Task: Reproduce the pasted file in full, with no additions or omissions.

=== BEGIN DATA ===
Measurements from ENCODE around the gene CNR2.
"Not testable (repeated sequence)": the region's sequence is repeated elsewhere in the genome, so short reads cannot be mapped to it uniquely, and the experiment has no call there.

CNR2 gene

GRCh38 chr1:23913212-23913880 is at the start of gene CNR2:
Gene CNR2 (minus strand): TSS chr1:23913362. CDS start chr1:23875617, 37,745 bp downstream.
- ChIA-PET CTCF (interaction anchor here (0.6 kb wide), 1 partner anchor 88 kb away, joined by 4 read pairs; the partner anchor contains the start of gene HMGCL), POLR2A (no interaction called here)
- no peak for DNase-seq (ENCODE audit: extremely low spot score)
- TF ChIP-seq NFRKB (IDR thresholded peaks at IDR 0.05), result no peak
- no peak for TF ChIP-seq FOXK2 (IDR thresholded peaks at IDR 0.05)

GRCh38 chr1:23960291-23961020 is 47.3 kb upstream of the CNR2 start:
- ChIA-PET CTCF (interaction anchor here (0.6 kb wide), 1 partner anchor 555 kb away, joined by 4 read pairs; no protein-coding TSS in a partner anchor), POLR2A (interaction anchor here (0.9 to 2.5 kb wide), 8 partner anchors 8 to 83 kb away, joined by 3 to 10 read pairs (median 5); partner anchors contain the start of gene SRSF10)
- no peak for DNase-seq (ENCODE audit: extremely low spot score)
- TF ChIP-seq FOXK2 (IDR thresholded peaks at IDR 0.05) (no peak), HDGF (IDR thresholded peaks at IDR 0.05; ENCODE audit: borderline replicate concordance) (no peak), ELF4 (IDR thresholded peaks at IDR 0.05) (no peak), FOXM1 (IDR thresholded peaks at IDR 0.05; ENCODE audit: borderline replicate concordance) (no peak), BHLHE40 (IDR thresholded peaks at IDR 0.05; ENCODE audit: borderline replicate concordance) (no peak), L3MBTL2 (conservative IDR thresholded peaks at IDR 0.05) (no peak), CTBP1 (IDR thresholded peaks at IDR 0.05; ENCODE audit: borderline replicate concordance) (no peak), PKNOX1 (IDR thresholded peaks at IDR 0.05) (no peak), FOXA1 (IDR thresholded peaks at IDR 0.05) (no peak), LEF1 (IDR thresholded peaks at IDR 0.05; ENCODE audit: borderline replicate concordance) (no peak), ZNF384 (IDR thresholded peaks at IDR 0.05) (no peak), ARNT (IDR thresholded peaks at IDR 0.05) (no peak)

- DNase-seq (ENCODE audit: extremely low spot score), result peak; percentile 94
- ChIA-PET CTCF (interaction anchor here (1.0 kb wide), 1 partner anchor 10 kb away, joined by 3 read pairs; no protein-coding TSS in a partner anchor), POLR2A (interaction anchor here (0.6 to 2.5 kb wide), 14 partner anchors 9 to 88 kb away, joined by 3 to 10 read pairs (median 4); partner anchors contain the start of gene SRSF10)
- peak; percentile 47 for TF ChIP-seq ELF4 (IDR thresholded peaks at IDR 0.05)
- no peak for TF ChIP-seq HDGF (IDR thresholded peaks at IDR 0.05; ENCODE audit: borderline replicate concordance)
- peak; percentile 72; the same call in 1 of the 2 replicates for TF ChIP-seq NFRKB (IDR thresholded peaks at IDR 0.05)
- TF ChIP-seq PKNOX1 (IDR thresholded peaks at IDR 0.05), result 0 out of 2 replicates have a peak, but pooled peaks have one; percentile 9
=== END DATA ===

Measurements from ENCODE around the gene CNR2.
"Not testable (repeated sequence)": the region's sequence is repeated elsewhere in the genome, so short reads cannot be mapped to it uniquely, and the experiment has no call there.

CNR2 gene

GRCh38 chr1:23913212-23913880 is at the start of gene CNR2:
Gene CNR2 (minus strand): TSS chr1:23913362. CDS start chr1:23875617, 37,745 bp downstream.
- ChIA-PET CTCF (interaction anchor here (0.6 kb wide), 1 partner anchor 88 kb away, joined by 4 read pairs; the partner anchor contains the start of gene HMGCL), POLR2A (no interaction called here)
- no peak for DNase-seq (ENCODE audit: extremely low spot score)
- TF ChIP-seq NFRKB (IDR thresholded peaks at IDR 0.05), result no peak
- no peak for TF ChIP-seq FOXK2 (IDR thresholded peaks at IDR 0.05)

GRCh38 chr1:23960291-23961020 is 47.3 kb upstream of the CNR2 start:
- ChIA-PET CTCF (interaction anchor here (0.6 kb wide), 1 partner anchor 555 kb away, joined by 4 read pairs; no protein-coding TSS in a partner anchor), POLR2A (interaction anchor here (0.9 to 2.5 kb wide), 8 partner anchors 8 to 83 kb away, joined by 3 to 10 read pairs (median 5); partner anchors contain the start of gene SRSF10)
- no peak for DNase-seq (ENCODE audit: extremely low spot score)
- TF ChIP-seq FOXK2 (IDR thresholded peaks at IDR 0.05) (no peak), HDGF (IDR thresholded peaks at IDR 0.05; ENCODE audit: borderline replicate concordance) (no peak), ELF4 (IDR thresholded peaks at IDR 0.05) (no peak), FOXM1 (IDR thresholded peaks at IDR 0.05; ENCODE audit: borderline replicate concordance) (no peak), BHLHE40 (IDR thresholded peaks at IDR 0.05; ENCODE audit: borderline replicate concordance) (no peak), L3MBTL2 (conservative IDR thresholded peaks at IDR 0.05) (no peak), CTBP1 (IDR thresholded peaks at IDR 0.05; ENCODE audit: borderline replicate concordance) (no peak), PKNOX1 (IDR thresholded peaks at IDR 0.05) (no peak), FOXA1 (IDR thresholded peaks at IDR 0.05) (no peak), LEF1 (IDR thresholded peaks at IDR 0.05; ENCODE audit: borderline replicate concordance) (no peak), ZNF384 (IDR thresholded peaks at IDR 0.05) (no peak), ARNT (IDR thresholded peaks at IDR 0.05) (no peak)

- DNase-seq (ENCODE audit: extremely low spot score), result peak; percentile 94
- ChIA-PET CTCF (interaction anchor here (1.0 kb wide), 1 partner anchor 10 kb away, joined by 3 read pairs; no protein-coding TSS in a partner anchor), POLR2A (interaction anchor here (0.6 to 2.5 kb wide), 14 partner anchors 9 to 88 kb away, joined by 3 to 10 read pairs (median 4); partner anchors contain the start of gene SRSF10)
- peak; percentile 47 for TF ChIP-seq ELF4 (IDR thresholded peaks at IDR 0.05)
- no peak for TF ChIP-seq HDGF (IDR thresholded peaks at IDR 0.05; ENCODE audit: borderline replicate concordance)
- peak; percentile 72; the same call in 1 of the 2 replicates for TF ChIP-seq NFRKB (IDR thresholded peaks at IDR 0.05)
- TF ChIP-seq PKNOX1 (IDR thresholded peaks at IDR 0.05), result 0 out of 2 replicates have a peak, but pooled peaks have one; percentile 9